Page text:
From managing employees and expenses to growing sales, having your own business can be overwhelming. Bookkeeping is a vital part of keeping your business running smoothly, and we know how hard it can be to not only get started but stay on top of it and keep organized. Whether you use some type of bookkeeping software or manually keep track of your financials, surprises come up, paperwork gets forgotten, and deadlines get missed.
Here are just a few bookkeeping tips for fast-growing business owners to keep in mind:
1. Plan, enact, review and repeat.
As Benjamin Franklin is noted as saying, “If you fail to plan, you are planning to fail”. And as a small business owner, you owe it to your team, clients, and most importantly yourself to properly plan. It is critically important to not only have a plan but continually revisit it. It is equally important to adjust as needed and communicate the plan to your team and partners (e.g. investor, accountant, banker, lawyer, etc).
We recommend having a budget so that you may enact a plan that accounts for major expenses which can help your business properly allocate funds for anticipated future projects.
Also, by analyzing your business’ seasonal ups and downs, you will be prepared for slower months when you are less busy. By you staying up to date, your business will be less likely to miss out on opportunities because you will have planned for when money is unavailable and expenses are unavoidable.
2. Track expenses
Tracking business expenses and even business mileage via software and apps like, Quickbooks, Expensify, Hubdoc and more, which are crucial to taking advantage of as many tax write-offs as possible. Another easy way to implement this is by having a credit card solely for business use. And some credit card companies provide year-end summaries which categorize expenses so you can see which expenses are related to each aspect of your business. This gives you a high-level view of where you are spending the most and makes you less likely to miss expenses that could be tax write-offs.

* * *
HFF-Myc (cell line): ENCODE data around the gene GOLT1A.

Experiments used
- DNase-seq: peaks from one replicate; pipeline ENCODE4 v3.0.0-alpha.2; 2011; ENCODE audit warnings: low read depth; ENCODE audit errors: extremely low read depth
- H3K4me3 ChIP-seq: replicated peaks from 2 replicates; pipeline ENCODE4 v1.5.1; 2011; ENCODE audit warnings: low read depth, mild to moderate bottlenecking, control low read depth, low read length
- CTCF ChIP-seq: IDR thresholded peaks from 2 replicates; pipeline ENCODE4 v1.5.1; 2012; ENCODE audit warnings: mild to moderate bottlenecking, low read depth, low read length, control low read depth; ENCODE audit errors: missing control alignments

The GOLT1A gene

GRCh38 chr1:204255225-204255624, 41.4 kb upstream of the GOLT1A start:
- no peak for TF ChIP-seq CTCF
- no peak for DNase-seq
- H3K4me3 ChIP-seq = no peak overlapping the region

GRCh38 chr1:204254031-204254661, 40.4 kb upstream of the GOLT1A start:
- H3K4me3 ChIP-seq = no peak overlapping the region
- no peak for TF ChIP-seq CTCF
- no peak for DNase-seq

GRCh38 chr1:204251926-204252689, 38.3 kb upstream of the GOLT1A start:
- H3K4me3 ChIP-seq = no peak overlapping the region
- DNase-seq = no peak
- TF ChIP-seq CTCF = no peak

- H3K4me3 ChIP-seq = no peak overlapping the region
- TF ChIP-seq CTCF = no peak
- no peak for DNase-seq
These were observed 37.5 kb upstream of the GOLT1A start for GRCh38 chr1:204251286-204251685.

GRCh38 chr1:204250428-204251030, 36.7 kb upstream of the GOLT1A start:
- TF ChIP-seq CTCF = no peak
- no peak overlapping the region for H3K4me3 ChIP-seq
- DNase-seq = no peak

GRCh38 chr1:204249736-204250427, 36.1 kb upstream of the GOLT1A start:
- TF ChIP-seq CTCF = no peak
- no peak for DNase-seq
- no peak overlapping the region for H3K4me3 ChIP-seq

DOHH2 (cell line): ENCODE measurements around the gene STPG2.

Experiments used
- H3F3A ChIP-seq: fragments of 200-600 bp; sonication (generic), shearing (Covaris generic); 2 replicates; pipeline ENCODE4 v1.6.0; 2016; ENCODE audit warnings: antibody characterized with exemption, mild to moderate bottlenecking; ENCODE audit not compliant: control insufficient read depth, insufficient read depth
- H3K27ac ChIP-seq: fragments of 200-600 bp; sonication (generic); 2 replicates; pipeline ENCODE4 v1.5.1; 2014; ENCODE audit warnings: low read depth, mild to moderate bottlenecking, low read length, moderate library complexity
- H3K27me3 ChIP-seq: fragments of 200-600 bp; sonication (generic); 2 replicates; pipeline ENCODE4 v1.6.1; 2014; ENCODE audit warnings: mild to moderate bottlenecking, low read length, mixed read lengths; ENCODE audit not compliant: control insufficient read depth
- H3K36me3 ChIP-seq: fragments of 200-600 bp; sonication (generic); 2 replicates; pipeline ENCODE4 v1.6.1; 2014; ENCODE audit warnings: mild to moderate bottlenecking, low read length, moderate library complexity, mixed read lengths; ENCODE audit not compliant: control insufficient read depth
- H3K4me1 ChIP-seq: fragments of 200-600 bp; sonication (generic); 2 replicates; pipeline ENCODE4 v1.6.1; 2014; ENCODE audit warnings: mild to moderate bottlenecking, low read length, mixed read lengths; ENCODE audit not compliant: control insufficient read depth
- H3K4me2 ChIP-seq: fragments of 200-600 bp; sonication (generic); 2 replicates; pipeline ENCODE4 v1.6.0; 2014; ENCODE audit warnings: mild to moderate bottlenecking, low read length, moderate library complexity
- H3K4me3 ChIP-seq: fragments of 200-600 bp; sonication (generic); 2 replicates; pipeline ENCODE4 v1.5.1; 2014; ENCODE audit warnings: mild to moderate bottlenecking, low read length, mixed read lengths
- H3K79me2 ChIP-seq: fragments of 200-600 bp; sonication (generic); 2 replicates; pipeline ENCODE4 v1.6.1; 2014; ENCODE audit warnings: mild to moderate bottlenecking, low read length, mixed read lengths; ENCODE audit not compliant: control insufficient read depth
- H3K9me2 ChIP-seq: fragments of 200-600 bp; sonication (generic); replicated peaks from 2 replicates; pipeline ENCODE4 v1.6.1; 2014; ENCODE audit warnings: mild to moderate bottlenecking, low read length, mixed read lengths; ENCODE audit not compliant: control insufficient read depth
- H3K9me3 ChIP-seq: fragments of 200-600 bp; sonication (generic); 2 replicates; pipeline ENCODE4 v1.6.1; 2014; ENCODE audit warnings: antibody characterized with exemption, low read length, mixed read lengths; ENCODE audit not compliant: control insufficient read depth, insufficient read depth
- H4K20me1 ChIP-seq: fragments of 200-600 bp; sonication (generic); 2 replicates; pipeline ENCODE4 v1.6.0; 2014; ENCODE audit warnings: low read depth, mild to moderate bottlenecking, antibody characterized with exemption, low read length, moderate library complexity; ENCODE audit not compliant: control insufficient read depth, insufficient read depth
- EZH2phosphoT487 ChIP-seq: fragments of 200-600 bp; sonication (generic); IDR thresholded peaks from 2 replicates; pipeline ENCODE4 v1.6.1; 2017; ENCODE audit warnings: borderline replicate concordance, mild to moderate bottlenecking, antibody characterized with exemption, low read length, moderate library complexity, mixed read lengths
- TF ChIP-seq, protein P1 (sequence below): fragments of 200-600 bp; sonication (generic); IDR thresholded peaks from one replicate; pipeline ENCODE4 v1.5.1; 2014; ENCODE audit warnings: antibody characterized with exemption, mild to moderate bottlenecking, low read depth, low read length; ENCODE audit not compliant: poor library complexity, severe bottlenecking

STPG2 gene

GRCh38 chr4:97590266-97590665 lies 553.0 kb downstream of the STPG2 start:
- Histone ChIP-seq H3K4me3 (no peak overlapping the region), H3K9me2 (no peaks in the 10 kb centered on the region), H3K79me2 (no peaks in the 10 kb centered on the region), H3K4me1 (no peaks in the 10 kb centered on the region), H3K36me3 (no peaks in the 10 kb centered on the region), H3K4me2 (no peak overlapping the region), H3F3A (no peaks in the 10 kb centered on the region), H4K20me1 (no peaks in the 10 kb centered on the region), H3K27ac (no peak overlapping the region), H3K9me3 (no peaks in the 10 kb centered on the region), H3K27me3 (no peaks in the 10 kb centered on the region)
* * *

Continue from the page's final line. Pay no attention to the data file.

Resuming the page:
3. Record deposits correctly
You are less likely to pay taxes on money that isn’t income by recording your deposits correctly. Find a system that works for you whether it’s a notebook, an Excel spreadsheet, or a bookkeeping software like Quickbooks, Xero, Harvest or FreshBooks. As your business is growing, you are making countless deposits throughout the year, including revenue, cash and sometimes loans from your personal savings. Recording deposits correctly will help your bookkeeper decipher what is actual income, helping you avoid paying additional taxes.
4. Set aside money for paying taxes
CPAs and tax return preparers will tell you they find most business owners don’t consider setting aside money in their yearly budget for paying taxes. Allocating a portion of money throughout the year for taxes can help your business avoid penalties and interest from the IRS for not filing quarterly estimated tax payments and annual tax returns on time. Keeping track of tax deadlines on your calendar along with allowing yourself the correct prep time to make sure the funds are available will help you make payments when they are due.
5. Keep a close eye on your invoices
Paying close attention to your outstanding invoices will help you avoid late or unpaid bills, which can hurt your cash flow and bottom line. Assign someone in your business to track your billing, preferably an experienced bookkeeper. Then put a process in place for issuing a second invoice, making a phone call and levying penalties, such as extra fees at certain deadlines. You want to have a plan in place if invoices remain delinquent for 30, 60 or 90 days. Remember that just because an invoice is sent out doesn’t mean you are done with billing and that each late payment is an interest-free loan that can hurt your cash flow.
Having a regular bookkeeping system in place will keep your business financials clean and organized.This way when the time comes you are not scrambling, wasting time, and most importantly wasting money, on premium expedited bookkeeping services that could have been done throughout the year.